Screen Rant has a list article that counts ten different ways Kurosawa influenced modern blockbuster films.
And the author doesn’t even mention the Rashomon effect: the use of multiple conflicting points of view of the same events. If truly adhering to his practice in Rashomon, this is done in a way that is not later reduced to a “true, correct” narrative.
The interpretation of Kurosawa as pandering to Western audiences is so tired. Of the major Japanese directors, he is the one who had the most “international” or Western influences (query how Western Dostoevsky was as an influence though, given that he comes from a Russian Orthodox tradition), so his movies naturally have the most appeal to Westerners and overlap more with Western interests, but they’re nevertheless made by a Japanese man from and in a Japanese context. That makes them different from the oeuvre of other Japamese directors like Ozu and Mizoguchi who weren’t similarly influenced by non-Japanese culture, but it doesn’t mean he pandered to Westerners.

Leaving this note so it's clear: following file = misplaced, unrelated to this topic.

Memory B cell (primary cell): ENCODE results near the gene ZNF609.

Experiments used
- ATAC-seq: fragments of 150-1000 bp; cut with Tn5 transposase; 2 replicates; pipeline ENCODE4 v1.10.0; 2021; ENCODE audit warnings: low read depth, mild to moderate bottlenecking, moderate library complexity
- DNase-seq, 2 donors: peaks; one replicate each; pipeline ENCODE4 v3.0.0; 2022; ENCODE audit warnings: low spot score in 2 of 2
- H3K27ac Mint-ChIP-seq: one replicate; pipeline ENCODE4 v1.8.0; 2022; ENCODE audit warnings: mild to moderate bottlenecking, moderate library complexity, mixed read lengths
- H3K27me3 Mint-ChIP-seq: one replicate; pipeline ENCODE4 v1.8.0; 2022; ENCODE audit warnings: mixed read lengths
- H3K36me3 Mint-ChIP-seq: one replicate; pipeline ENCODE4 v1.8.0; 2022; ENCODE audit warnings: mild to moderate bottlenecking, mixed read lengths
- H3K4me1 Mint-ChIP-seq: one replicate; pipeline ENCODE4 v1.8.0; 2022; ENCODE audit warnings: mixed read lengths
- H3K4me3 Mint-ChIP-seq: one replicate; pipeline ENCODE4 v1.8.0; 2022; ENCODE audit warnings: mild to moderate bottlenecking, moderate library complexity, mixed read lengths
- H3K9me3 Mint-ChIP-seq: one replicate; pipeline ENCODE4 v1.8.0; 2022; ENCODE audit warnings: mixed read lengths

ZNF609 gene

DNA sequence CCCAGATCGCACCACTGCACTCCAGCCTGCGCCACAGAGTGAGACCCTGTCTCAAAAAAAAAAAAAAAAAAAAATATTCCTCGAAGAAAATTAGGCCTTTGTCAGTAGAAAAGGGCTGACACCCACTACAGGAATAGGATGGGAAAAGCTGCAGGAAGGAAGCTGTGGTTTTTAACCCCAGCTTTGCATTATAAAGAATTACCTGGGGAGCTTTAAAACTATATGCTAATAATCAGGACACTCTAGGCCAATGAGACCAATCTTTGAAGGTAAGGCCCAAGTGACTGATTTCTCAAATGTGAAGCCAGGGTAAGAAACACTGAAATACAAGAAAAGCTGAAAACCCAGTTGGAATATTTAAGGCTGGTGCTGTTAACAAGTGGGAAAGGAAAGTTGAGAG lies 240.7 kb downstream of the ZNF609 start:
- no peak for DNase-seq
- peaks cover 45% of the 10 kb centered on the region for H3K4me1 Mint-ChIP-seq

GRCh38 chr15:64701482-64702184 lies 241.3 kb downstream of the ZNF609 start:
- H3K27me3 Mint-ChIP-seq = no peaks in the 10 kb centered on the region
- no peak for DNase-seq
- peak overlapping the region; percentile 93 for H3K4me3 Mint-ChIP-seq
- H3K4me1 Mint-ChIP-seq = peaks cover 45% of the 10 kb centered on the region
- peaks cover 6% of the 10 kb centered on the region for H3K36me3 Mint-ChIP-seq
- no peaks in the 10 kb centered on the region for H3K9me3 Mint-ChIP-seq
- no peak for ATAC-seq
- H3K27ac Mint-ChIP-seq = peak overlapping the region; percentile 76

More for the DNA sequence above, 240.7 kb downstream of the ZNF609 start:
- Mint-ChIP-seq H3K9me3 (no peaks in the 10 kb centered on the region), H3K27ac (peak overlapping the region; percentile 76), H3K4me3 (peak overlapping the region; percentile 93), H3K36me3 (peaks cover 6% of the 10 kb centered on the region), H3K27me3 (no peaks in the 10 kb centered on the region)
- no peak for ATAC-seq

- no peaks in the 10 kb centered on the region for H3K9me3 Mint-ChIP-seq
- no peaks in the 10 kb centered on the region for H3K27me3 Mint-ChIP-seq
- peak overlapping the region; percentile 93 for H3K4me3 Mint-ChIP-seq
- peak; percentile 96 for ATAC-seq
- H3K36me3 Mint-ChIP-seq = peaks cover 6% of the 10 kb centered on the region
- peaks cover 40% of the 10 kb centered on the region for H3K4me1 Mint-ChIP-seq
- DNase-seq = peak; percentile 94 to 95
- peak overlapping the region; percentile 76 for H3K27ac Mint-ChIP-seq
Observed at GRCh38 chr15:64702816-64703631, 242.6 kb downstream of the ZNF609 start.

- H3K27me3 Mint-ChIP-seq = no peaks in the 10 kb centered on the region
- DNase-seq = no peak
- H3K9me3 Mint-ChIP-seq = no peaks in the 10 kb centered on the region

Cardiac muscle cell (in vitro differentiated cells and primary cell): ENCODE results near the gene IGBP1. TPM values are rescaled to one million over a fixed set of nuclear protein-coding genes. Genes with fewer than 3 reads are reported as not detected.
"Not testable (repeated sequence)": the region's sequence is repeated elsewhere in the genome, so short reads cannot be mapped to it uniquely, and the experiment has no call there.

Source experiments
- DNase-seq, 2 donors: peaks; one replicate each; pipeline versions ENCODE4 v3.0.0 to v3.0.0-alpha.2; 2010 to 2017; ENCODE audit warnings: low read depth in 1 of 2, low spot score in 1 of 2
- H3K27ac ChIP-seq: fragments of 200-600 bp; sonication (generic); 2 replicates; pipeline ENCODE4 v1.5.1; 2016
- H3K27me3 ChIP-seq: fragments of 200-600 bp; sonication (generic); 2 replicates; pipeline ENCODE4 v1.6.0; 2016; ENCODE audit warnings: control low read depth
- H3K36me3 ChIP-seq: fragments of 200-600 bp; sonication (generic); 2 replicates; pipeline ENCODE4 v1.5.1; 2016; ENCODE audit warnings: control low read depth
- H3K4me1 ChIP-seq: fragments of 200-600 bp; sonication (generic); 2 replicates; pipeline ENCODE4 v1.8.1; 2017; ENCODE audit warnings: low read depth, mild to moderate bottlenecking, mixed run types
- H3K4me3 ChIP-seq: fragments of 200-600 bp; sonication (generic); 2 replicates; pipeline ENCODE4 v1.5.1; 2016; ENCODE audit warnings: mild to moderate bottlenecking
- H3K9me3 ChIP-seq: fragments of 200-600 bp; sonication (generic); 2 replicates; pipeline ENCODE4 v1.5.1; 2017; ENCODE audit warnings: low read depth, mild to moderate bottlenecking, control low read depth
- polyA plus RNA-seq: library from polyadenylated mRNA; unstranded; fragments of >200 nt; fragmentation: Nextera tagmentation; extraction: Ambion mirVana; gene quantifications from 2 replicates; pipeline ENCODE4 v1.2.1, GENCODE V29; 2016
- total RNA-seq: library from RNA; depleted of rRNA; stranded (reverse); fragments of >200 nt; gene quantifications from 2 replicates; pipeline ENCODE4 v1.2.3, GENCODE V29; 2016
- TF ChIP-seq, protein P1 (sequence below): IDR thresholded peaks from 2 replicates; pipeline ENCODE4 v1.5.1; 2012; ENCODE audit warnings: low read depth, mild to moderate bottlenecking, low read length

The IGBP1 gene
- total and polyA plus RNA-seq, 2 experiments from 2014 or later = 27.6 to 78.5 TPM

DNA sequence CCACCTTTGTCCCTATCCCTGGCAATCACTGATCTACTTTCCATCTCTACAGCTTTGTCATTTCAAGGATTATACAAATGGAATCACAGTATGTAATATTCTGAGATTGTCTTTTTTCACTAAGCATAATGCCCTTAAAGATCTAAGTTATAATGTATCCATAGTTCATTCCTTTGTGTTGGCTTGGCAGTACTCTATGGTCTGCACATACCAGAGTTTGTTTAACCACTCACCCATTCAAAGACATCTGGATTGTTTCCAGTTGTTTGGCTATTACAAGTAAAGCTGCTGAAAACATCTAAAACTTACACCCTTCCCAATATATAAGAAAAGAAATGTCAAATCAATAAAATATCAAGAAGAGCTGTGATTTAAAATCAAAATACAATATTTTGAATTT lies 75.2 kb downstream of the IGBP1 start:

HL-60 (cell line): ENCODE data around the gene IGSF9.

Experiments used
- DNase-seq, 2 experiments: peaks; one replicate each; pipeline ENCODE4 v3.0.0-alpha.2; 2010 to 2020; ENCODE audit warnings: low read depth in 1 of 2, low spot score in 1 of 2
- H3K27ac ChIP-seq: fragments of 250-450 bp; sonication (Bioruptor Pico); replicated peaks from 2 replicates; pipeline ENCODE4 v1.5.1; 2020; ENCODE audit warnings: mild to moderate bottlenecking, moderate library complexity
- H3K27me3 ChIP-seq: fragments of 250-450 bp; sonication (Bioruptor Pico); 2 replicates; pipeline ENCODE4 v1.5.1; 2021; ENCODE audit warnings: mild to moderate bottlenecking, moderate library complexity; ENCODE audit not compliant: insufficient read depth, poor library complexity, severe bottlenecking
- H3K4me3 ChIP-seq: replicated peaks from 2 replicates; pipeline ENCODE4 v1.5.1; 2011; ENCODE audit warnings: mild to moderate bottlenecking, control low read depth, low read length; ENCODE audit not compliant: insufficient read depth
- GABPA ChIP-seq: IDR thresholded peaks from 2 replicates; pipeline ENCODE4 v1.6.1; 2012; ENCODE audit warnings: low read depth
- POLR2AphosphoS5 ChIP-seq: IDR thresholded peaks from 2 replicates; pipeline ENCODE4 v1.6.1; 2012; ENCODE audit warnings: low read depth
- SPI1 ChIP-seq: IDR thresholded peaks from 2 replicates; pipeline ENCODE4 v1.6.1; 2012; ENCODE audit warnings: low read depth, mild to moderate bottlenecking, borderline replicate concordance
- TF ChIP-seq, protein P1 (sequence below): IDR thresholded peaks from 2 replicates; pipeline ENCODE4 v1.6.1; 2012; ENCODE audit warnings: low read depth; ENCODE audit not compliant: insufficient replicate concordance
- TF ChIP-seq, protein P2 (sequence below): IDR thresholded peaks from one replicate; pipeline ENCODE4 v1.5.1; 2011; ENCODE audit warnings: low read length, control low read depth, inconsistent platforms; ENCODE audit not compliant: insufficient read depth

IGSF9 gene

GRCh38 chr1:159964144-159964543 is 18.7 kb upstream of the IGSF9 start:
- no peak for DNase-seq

*mutters something about people saying the same thing about other East Asian cultural exports popular in the West like Bangtan Sonyeondan (BTS)*
Did you notice that the very first picture in the article (and number 5 on the list) is not in fact from a Kurosawa movie? It is Nakadai, in (I think) Hara Kiri, which was directed by Masaki Kobayashi.
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